– V.M. Varga (David Thewlis), to be used whenever you want to sound smarter than thou.

“There’s something wrong with your chi.”
– Nikki Swango (Mary Elizabeth Winstead), to be used whenever someone is acting funny.

“There’s a problem.”
“Is it you?”
– Sy Feltz and Ray Stussey (Ewan McGregor), to be used at the office when a co-worker tries to get you to help out with their problem.

READ MORE: ‘Fargo’ Year 3: Why Star Ewan McGregor Refused to Watch the Show Until Now, and Other Set Visit Reveals

An Important Quote to Think On, Ya Know?

FARGO “The Principle of Restricted Choice” – Year 3, Episode 2 (Airs April 26, 10:00 pm e/p) Pictured (l-r): Ewan McGregor as Emmit Stussy. CR: Chris Large/FX

“Now you’re seeing it: the inescapable reality. You’re trapped.”
– V.M. Varga (David Thewlis)

The driving conflict of “Fargo” often boils down to forceful determination and unflinching manners. Even in crisis, the good people of Minnesota don’t want to disrespect, assume, or offend their assertive oppressors, and it often causes them to bend — or break — rather than risk being impolite. It’s enough to drive the more pushy among us mad, as we sit back and watch good people get taken advantage of, again and again.

This recurring theme was best exemplified at the end of Episode 2 when V.M. Varga walked into Emmit Stussey’s office with a bunch of boxes and a claim to office space. Now, Varga’s speech to Emmit and Sy felt like one he’s given enough times to already know the ending, but he still took pleasure in seeing their reaction to it. Similar to when he drove his car and the truck we “surmise” is also his onto a parking lot earlier in the episode, Varga is walking through life like he knows the ending.

It’s not unlike Billy Bob Thornton’s Lorne Malvo from Season 1 or Bokeem Woodbine’s Mike Milligan in Season 2, except rather than be confidently dumbfounded by the locals’ futility (Malvo) or loquaciously playful (Milligan), Varga is like a sadistic steamroller. He might pause to admire whatever he’s running over, but nothing is going to stop him. He brings the inescapable reality with him, and doesn’t care whether he’s been invited in or not.

That’s going to be a problem for Emmit, and one we’ve seen Sy isn’t too adept at handling. His Hummer slip-sliding through the diner parking lot, clipping a stranger’s car on the way out, showed he’s not an “errand boy” on the same level as Varga. The Minnesotans are trapped, and good manners can’t save them. Well, their good manners can’t save them. Gloria Burgle’s not willing to let niceties get in her way.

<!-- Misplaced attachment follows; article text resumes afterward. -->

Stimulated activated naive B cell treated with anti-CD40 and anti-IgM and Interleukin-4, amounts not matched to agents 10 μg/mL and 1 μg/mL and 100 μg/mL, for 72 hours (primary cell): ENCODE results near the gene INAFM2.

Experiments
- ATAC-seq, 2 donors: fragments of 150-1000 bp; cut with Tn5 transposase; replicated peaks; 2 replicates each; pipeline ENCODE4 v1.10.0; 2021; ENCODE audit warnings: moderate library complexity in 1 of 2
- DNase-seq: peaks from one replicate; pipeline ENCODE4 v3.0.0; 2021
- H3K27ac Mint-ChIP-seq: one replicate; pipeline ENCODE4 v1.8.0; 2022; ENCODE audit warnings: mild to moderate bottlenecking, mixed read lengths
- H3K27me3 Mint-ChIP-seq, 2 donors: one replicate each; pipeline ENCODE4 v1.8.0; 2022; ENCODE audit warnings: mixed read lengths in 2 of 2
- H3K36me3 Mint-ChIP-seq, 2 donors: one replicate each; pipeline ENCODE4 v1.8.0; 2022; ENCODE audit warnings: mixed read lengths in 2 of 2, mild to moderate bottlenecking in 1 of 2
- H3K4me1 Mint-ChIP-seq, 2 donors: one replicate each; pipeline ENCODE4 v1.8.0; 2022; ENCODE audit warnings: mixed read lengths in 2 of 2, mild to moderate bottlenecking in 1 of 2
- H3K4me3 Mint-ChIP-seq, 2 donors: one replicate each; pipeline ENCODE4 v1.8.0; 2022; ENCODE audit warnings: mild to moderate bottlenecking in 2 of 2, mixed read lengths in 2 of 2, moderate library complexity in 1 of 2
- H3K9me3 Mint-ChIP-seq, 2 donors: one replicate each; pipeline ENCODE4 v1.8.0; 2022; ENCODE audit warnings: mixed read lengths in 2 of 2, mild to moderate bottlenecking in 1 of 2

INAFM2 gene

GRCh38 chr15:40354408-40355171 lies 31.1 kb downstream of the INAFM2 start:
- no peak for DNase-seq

Grade: B+

“Fargo” Season 3 airs new episodes every Wednesday at 10 p.m. on FX. 

Stay on top of the latest TV news! Sign up for our TV email newsletter here.

27 April 2017 | 3:00 am

Ben Travers

Read More

Barry Jenkins Remembers Jonathan Demme: ‘The Kindest, Most Generous Soul’

I first met Jonathan at the Toronto Film Festival. I was on stage midway through a Q&A moderated by Cameron Bailey when we noticed a slender gentleman on the aisle, waving frantically. I remember the question revolving around sound — the sound design, soundtrack, the score. What I said in response I’m less sure of because, some words into my answer, Cameron blurted: “Wait… is that Jonathan Demme?”

It was indeed. Afterward, Jonathan found me in the lobby. We hugged and, immediately, it felt as though I’d known him for decades. As I got to spend more time with him throughout the fall, I realized that was simply Jonathan Demme — always open, forever giving. A hug was not simply a hug, it was a coming together, a binding.

I tried calling him Mr. Demme, and he demurred something crazy. Every time, I would start anew with Mr. Demme and, every time, his head would rock back and away, the toothiest grin: “Noooo… Jonathan.” How can a man with this body of work remain so gracious and kind, embarrassed by the reverence showed him?

As promised, Jonathan hosted a screening of “Moonlight” at the Jacobs Burns Center, in Pleasantville, NY. This was his home turf. The pride with which he presented Tarell, the film, and myself to that audience — when a mentor looks at you that way, it’s beyond moving. 

The last time I saw Jonathan felt, like all things with Jonathan, so open, a wave running to and from shore; serenity. Finality is a concept that accrues over the duration of things. Jonathan and I had so much more friendship to chart. Had I any idea this would be the last time I would see him…